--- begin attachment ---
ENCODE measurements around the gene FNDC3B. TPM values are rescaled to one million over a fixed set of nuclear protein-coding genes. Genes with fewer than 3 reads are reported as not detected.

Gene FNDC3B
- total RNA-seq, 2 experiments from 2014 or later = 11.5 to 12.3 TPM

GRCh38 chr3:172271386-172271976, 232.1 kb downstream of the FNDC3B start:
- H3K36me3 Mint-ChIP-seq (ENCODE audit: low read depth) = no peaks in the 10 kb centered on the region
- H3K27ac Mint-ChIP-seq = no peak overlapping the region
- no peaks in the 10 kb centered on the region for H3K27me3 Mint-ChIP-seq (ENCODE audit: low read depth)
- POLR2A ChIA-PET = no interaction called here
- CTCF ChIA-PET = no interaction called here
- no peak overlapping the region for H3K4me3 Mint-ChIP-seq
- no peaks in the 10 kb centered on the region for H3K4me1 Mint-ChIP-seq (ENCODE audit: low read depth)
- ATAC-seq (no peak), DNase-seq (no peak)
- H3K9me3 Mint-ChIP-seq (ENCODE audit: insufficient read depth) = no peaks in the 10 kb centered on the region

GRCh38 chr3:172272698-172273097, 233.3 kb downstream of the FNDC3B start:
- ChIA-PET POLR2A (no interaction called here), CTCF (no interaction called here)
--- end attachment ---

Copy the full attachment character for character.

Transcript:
ENCODE measurements around the gene FNDC3B. TPM values are rescaled to one million over a fixed set of nuclear protein-coding genes. Genes with fewer than 3 reads are reported as not detected.

Gene FNDC3B
- total RNA-seq, 2 experiments from 2014 or later = 11.5 to 12.3 TPM

GRCh38 chr3:172271386-172271976, 232.1 kb downstream of the FNDC3B start:
- H3K36me3 Mint-ChIP-seq (ENCODE audit: low read depth) = no peaks in the 10 kb centered on the region
- H3K27ac Mint-ChIP-seq = no peak overlapping the region
- no peaks in the 10 kb centered on the region for H3K27me3 Mint-ChIP-seq (ENCODE audit: low read depth)
- POLR2A ChIA-PET = no interaction called here
- CTCF ChIA-PET = no interaction called here
- no peak overlapping the region for H3K4me3 Mint-ChIP-seq
- no peaks in the 10 kb centered on the region for H3K4me1 Mint-ChIP-seq (ENCODE audit: low read depth)
- ATAC-seq (no peak), DNase-seq (no peak)
- H3K9me3 Mint-ChIP-seq (ENCODE audit: insufficient read depth) = no peaks in the 10 kb centered on the region

GRCh38 chr3:172272698-172273097, 233.3 kb downstream of the FNDC3B start:
- ChIA-PET POLR2A (no interaction called here), CTCF (no interaction called here)